Either you amend rule or we will stay it: Supreme Court to Centre in plea seeking Prevention of Cruelty to Animals Rules unconstitutional

LI Network

The Supreme Court bench headed by CJI SA Bobde and comprising AS Bopanna and V Ramasubramanian on January 4, 2021, observed that ‘animals are normally a source of livelihood and they cannot be confiscated,’ while hearing a plea from a Delhi based organization, Buffalo Traders Welfare Association.

The plea filed by the complainant challenges the validity of the Prevention of Cruelty to Animals (Care and Maintenance of Case Property Animals) Rules, 2017 and the Prevention of Cruelty to Animals (Regulation of Livestock Markets) Rules, 2017 as unconstitutional and against the law.

According to the act, the magistrate is allowed to forfeit the cattle of an owner facing trial. The animals are then sent to gaushalas and infirmaries for adoption. Thus, a farmer or trader is deprived of his cattle even before he is found guilty of a crime under the act of 1960.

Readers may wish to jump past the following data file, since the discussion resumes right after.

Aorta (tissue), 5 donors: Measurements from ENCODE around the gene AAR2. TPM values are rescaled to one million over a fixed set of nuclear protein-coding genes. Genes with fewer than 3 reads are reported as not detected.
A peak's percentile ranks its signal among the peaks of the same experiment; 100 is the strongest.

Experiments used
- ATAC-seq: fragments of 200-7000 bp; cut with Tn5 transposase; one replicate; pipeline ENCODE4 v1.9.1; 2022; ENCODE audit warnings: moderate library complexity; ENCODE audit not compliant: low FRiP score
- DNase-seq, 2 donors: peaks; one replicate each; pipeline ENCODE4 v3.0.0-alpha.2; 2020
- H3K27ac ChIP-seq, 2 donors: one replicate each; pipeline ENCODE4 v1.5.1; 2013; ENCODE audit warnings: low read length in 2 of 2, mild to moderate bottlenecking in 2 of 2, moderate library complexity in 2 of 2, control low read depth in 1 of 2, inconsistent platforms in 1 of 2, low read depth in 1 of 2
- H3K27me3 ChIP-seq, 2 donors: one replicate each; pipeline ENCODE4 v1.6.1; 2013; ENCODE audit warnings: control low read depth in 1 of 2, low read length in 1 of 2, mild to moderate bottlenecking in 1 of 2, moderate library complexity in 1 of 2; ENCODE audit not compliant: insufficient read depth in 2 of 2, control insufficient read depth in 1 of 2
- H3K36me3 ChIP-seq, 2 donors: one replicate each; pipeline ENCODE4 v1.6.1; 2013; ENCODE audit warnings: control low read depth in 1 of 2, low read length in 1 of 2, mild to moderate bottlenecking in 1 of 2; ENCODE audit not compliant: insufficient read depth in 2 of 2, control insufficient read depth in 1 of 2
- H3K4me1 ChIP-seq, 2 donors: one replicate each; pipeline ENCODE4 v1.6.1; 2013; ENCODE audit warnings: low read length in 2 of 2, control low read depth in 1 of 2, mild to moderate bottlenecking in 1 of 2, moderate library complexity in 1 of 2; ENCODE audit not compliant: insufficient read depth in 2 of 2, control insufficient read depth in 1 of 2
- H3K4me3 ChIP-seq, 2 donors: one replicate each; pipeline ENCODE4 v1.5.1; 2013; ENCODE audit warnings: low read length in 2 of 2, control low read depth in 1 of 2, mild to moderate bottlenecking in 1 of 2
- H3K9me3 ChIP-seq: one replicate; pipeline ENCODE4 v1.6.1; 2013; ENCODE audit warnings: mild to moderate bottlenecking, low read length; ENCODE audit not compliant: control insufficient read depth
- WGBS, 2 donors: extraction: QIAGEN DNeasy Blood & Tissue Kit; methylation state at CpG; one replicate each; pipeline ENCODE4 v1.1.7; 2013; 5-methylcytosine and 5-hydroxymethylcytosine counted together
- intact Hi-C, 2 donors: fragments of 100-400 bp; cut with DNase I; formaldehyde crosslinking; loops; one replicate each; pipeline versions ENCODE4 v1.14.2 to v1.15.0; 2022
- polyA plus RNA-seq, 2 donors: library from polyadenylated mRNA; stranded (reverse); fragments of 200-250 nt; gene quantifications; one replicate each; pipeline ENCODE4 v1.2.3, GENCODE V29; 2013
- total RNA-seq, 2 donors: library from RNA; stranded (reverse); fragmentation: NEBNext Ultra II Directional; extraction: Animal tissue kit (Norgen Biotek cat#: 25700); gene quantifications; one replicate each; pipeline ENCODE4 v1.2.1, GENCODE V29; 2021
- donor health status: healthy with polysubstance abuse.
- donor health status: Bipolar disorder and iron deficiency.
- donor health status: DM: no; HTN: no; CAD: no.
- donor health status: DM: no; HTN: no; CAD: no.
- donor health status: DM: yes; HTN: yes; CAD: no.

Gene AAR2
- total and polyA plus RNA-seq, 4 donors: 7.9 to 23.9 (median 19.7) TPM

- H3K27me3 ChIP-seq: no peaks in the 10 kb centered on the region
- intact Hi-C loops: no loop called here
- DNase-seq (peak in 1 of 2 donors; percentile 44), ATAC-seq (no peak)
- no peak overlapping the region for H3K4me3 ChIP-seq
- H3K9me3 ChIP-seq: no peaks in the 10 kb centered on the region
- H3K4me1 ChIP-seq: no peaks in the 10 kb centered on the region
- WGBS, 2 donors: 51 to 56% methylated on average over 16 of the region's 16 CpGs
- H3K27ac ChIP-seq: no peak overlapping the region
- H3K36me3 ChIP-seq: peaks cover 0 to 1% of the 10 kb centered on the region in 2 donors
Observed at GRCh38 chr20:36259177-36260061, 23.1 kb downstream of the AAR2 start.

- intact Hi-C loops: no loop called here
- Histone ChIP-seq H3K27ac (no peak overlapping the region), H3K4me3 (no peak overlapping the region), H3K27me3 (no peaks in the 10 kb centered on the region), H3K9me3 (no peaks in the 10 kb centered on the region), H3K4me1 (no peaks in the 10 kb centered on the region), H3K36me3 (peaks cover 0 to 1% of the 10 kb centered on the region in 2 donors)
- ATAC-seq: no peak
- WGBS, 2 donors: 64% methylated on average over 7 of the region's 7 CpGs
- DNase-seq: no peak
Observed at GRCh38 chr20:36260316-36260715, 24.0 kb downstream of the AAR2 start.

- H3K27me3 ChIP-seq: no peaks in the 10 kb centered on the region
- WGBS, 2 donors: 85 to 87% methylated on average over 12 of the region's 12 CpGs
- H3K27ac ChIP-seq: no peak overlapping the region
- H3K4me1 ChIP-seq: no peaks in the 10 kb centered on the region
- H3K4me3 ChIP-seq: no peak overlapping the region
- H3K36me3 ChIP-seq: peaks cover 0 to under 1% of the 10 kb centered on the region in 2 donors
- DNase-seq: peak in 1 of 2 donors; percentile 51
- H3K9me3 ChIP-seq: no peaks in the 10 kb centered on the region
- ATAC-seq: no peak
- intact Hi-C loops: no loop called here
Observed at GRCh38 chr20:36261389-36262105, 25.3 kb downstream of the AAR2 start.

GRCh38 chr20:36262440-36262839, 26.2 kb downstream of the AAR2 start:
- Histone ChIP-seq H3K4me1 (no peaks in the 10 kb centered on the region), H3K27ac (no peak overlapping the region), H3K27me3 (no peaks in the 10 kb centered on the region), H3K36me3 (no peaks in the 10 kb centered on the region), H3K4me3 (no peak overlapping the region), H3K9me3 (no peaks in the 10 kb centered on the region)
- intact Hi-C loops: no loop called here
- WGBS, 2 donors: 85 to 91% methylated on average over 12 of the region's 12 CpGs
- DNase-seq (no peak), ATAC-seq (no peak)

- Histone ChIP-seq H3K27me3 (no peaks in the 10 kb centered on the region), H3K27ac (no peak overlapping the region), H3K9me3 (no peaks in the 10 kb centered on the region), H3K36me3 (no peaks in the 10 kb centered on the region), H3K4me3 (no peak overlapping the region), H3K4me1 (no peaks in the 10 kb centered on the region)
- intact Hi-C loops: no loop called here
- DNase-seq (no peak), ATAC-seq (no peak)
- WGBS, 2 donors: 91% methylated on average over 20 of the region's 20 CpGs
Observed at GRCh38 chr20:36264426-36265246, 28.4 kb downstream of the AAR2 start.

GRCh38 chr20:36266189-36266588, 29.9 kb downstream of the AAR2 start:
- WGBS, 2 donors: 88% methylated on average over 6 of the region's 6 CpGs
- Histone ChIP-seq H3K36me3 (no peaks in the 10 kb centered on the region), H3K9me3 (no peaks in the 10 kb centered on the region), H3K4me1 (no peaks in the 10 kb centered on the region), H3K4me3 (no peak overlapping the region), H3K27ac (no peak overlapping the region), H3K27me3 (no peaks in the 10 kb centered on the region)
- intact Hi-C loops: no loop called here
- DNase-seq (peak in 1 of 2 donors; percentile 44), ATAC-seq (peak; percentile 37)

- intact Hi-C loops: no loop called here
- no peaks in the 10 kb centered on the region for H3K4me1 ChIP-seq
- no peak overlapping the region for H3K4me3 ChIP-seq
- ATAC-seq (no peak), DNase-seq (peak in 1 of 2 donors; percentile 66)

Therefore, these acts are against the parent act of 1960.

The petitioner claimed:

“This results in frequent lootings of the animals in violation of the rule of law. Certain groups got emboldened to take the law into their own hands.”

“Moreover, these incidents are acting as triggers for communal polarization of the society, and, if not halted effectively and immediately, those will have disastrous consequences on the social fabric of the country.”

Justices SA Bobde and BR Gavai of India, after hearing, directed the Centre to consider withdrawal of these rules.

ASG Jayant Sood informed the court that there had been increasing instances of animal cruelty and accordingly the rules had been notified. To this, the CJI replied that either the central government needs to amend the laws or the court will stay its operation.

The government is now expected to file an affidavit or short reply before the next hearing on 11 January 2021.